Actual Play

Podcasting during the “Bronze Age” of Modern Audio Drama

Podcasting during the “Bronze Age” of Modern Audio Drama

Let us set the scene: It’s spring of 2006 — Facebook is barely two years old and its users are exclusively college and high school students, Twitter is a text message experiment, and the first widely adopted smartphone (the iPhone) won’t exist for another year. While avoiding grading papers, I stumble across a Craigslist ad seeking writers to help reinvent a classic form of entertainment for this brave new digital age: the idea is to tell a story as captivating as anything on television today (like Lost or The Office) using only dialogue, sound effects, and music, like in old time radio. This show (and future ones like it) will be distributed via “podcast.”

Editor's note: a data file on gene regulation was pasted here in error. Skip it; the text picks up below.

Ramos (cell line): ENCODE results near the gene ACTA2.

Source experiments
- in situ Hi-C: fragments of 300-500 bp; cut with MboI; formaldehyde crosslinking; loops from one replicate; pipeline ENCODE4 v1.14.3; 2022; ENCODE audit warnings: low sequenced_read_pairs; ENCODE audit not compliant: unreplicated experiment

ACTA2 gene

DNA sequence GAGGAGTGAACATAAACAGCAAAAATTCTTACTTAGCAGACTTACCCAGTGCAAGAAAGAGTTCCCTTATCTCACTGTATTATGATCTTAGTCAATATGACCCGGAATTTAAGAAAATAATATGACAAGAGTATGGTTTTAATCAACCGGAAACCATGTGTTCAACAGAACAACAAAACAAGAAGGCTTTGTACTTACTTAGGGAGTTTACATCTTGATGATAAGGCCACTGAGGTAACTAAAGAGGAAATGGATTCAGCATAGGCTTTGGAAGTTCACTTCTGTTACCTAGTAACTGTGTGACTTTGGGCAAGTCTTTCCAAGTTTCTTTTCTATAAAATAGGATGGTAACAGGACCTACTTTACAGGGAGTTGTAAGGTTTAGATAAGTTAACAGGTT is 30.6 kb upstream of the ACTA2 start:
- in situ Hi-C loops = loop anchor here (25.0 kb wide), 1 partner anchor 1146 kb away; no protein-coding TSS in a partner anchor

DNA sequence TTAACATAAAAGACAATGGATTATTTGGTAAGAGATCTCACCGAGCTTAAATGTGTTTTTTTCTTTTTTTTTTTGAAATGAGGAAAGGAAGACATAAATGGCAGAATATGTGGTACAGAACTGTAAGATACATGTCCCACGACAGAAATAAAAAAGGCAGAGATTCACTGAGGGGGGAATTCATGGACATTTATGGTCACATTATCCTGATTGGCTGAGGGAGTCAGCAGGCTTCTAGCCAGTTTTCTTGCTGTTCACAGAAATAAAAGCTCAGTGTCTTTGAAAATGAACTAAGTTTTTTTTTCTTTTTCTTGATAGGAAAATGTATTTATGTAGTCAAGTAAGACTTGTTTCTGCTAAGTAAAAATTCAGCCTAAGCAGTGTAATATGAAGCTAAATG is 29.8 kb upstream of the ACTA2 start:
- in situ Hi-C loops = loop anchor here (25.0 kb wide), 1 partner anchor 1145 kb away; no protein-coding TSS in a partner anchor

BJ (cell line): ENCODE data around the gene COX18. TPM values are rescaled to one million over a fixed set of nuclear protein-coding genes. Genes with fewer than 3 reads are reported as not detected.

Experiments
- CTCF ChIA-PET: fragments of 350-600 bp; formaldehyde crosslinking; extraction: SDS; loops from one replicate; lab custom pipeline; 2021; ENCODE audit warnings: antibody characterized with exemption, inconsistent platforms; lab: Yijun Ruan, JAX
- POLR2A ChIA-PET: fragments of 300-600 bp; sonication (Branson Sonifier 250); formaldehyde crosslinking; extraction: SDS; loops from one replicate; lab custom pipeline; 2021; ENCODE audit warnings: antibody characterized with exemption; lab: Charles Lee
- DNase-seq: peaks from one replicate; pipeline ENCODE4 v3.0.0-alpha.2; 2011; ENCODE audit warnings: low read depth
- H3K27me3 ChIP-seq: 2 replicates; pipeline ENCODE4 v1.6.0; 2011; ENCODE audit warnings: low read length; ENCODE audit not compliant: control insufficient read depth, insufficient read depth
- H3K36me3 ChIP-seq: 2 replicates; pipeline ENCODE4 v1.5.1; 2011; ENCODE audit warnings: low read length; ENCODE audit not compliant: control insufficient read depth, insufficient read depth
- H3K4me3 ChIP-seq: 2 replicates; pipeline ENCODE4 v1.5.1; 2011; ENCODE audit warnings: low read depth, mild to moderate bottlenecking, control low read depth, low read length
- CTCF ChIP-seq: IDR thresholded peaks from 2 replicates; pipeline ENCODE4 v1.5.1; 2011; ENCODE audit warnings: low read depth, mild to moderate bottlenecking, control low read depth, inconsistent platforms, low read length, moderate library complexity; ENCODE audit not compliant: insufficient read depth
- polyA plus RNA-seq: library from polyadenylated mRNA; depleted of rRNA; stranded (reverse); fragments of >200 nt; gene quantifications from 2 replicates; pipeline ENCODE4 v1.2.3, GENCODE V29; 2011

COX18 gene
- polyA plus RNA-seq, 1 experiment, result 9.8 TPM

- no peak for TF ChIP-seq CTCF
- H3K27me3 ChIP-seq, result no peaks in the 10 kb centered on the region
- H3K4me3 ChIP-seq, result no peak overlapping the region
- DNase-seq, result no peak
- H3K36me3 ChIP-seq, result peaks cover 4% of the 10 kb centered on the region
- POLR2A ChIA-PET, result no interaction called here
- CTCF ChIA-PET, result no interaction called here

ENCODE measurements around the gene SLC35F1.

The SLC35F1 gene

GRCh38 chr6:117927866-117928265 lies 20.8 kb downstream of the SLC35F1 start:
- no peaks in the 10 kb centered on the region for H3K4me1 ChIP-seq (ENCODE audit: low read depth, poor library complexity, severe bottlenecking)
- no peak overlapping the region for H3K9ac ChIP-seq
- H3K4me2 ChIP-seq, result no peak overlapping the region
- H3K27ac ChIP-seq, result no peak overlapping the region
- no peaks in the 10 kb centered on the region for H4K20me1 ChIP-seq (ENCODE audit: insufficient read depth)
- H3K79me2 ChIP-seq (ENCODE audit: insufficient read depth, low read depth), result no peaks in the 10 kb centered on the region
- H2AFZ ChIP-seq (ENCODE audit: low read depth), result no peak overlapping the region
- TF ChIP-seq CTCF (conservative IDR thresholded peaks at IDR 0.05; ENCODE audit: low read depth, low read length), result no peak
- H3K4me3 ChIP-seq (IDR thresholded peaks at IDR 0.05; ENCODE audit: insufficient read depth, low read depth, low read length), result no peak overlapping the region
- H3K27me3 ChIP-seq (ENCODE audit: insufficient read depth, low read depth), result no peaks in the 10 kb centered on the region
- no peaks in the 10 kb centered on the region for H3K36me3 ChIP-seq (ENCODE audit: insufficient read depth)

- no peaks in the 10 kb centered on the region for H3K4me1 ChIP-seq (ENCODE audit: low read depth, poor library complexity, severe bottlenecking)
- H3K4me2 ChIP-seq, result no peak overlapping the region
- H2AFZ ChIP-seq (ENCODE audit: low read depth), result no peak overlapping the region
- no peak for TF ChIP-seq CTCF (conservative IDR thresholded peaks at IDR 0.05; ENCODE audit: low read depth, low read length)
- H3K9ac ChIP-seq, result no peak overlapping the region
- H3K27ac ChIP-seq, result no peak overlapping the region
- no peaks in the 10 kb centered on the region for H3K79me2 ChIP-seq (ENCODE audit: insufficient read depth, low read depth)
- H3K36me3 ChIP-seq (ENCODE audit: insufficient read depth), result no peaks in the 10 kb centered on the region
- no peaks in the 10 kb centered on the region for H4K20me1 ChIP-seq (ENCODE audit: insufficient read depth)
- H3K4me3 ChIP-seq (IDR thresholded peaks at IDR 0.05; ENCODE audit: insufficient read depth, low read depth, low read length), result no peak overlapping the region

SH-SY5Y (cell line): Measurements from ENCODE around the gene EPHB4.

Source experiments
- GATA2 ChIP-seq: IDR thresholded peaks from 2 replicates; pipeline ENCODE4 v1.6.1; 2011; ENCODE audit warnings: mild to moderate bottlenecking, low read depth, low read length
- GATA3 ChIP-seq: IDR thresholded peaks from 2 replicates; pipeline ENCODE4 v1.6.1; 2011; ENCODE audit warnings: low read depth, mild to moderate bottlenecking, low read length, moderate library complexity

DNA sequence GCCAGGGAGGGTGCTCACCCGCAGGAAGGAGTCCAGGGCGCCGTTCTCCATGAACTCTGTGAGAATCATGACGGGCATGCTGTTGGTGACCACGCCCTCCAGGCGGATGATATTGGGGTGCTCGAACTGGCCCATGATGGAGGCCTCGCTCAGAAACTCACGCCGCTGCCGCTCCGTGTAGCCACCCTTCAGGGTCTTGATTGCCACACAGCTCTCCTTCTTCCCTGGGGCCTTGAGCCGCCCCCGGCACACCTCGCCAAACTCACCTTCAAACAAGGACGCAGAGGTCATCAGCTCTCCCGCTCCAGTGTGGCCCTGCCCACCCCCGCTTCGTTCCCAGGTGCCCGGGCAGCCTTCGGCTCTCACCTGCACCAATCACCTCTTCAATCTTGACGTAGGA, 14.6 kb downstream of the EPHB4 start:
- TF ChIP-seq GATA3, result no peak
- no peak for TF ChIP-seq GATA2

Creating an Actual Play D&D Podcast Where No One is Actually Playing

Creating an Actual Play D&D Podcast Where No One is Actually Playing

As the reader or viewer, the final product can feel inevitable to you — how else would you end 2012’s The Avengers except with the “A” in Stark tower flickering alone, the other letters all knocked off? But, if the director’s commentary is to be believed, that idea came shockingly late in the process. And have you ever read the first draft of “The Star Wars”...?